Two suitable drive studs 80 (FIG. 7) are driven through the registered holes 76, 78 and 46 to secure the plate 24 to the under side of the housing part 22 thereby completing the housing enclosure. The studs 80 are provided with suitable heads 82 that recess into counter bores in the plate 24 and fluted shanks that cut into the plastic material when the studs 80 are driven into place. The studs thereby fixedly secure the cover 24 to the housing part 22. Other means may be used for securing the cover plate tothe housing without departing from the spirit and scope of this invention. In assembling the cover plate 24 to the housing part 22, the bottom of the recess 74 therein engages the bottom edges of the terminal supports 70 and sockets 72 thereby to secure these in place in the housing. Thus, with the assembly of the cover plate 24, all the parts are securely fixed in position in the housing and the housing itself is permanently assembled.

As shown in FIG. 10, lug 66 is preformed at an obtuse angle with respect to pad 58. When cover 24 is secured in place, lug 66 flattens against the bottoms of notches 42, 44 thereby yieldably forcing pads 58 into intimate wardly'projecting terminal 68 adapted to be connected to a part of the motor circuitry.

Additionally, each contact element 60, 62 is providedwith an elongated terminal support 70 that fits into a respective channel 48, (FIG. 3) in thebottom of the housing part 22. Each terminal'support 70 is provided. with a resilient socket type connector 72 sized to fit into the respective rectangular recess 50 but to project beyond the housing as shown in FIG. 7.

. j The disc 52 and the two contact elements and 62 areretained in the cavity 28 by the cover plate 24 suitably secured to the underside 26 of the housing part 22.

engagement with disc 52. This spring force is aided by the previously mentioned wedgeeffect to insure firm, current-conductive contact of the pads 58 with the disc. 52.

conventionally, two exposed connector pins are provided on the housings of split phase induction motors customarily used in refrigerators, suitable starting relays having socket type connectors conventionally fitting onto these pins. This invention provides sockets 72 having the same spacing such that the formally used relays may be removed from the motor and one of the units of this invention substituted therefor by engaging the sockets 72 with the two exposed pins. By making this installation, an electrical circuit is established as shown in FIG. 12, the resistor 52 being connected in series with the starting field winding 84.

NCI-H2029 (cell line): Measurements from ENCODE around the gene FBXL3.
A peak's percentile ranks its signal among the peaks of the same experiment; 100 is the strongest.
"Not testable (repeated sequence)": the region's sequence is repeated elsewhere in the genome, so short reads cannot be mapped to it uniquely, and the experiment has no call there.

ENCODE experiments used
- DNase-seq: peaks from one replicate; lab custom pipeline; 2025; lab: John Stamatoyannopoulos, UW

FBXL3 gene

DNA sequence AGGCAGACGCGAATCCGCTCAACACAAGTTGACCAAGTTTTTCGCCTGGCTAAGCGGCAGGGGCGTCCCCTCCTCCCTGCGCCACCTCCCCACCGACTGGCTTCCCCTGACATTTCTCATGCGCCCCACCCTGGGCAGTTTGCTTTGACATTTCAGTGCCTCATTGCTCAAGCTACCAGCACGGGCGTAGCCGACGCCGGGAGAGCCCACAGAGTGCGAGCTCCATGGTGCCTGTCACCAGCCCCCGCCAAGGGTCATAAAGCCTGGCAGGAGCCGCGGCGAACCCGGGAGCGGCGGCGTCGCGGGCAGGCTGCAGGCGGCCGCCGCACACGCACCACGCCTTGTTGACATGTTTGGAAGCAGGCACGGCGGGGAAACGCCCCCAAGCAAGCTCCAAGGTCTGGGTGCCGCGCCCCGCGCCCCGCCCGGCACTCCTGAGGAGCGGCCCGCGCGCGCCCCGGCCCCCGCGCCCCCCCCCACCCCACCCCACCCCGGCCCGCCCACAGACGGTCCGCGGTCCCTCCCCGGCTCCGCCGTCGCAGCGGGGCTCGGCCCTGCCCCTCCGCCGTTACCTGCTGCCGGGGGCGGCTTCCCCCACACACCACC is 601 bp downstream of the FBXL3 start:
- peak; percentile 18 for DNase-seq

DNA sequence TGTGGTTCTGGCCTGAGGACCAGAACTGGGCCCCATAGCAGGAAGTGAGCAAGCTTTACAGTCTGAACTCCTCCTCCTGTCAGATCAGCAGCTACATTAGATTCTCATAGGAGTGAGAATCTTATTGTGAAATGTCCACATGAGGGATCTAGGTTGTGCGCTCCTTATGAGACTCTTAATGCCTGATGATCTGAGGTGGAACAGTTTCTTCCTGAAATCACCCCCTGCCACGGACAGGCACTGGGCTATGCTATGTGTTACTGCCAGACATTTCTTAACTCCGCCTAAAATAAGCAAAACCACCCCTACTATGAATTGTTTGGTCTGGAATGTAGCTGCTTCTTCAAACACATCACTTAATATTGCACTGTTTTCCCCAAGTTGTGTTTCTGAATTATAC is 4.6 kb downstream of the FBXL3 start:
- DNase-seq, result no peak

In operation, referring to FIG. 12, upon the application of power to the motor terminals 86, assuming the resistor 52 to be at room temperature, relatively high current is drawn therethrough by the starting winding 84 thereby producing starting torque for the motor. This current causes internal heating of the resistor 52 thereby increasing the resistance which in turn reduces the current flow. When the resistance reaches a suitably high value and the starting current through the winding 84 correspondingly drops, a condition is reached at which the current flow through the winding 84 is insufficient to sustain energization which, for all practical purposes, removes the starting winding 84 from the motor circuit. The small current drawn by the starting winding 84 is, however, sufficient to maintain the resistor 52 heated and the resistance high.

It is important for the resistor 52 to cool down to starting conditions after the motor is de-energized and before the next application of power thereto. The coolstruction of the assembly, the openings or windows 32 5. in thehousing part 22 exposing the resistor,52 and the contact pads 58 to ambientatmosphere andthe ribs 40 and the housing structureitself providing substantial area for the radiation of heat. Furthermore, the housing is given a black color to further aid in the radiation of heat energy. Thus, the parts are so sized and arranged as to dissipate the heat in the disc 52 as rapidly as possible after motor deenergization but not so rapidly as will drain off the heat during normal motor running when it is necessary to maintain the high temperature and consequent high resistance of the disc 52. During normal run operation, enough heat is retained by the resistor 52 to keep the current flowing through the starting winding 84 at the necessary low level but during motor oft conditions, the heat-dissipating characteristics are such as to permit cool down sufficiently rapidly as to enable normal start operation of the motor.

Use of the contact ridges 64 on the pads 58 provides area contact of the pads with the resistor 52 which minimizes the chance of damaging the resistor 52 due to the relatively high start currents encountered. This extended area contact is to be contrasted with localized contact wherein the high start current would be limited to a small area of the resistor 52 which could cause damage thereto.

The disc 52 used in a working embodiment of this invention has a resistance characteristic shown in FIG. 13. The resistance at room temperature, 25C, is 4.7 ohms. It is to be understood that other positive temperature coefficient resistance material may be used without departing from the spirit and scope of this invention so long as the resistance changes materially between its cold and heated conditions.

The following list of dimensions pertain to a working embodiment of the invention, it being understood that these are given by way of example only and may be varied to suit design requirements. The drawings are substantially to scale for these dimensions.

Width of cover plate 24 and bottom of part 22 Length of cover plate 24 and bottom of part 22 1.125 inches 1.200 inches Thickness of cover plate 24 Height of part 22 Diameter of disc 52 0.200 inches 1.000 inches 0.750 inches Width of leg 66 0.250 inches Angle of leg 66 with pad 58 20 While there have been described above the principles of this invention in connection with specific apparatus, it is to be clearly understood that this description is made only by way of example and not as a limitation to the scope of the invention.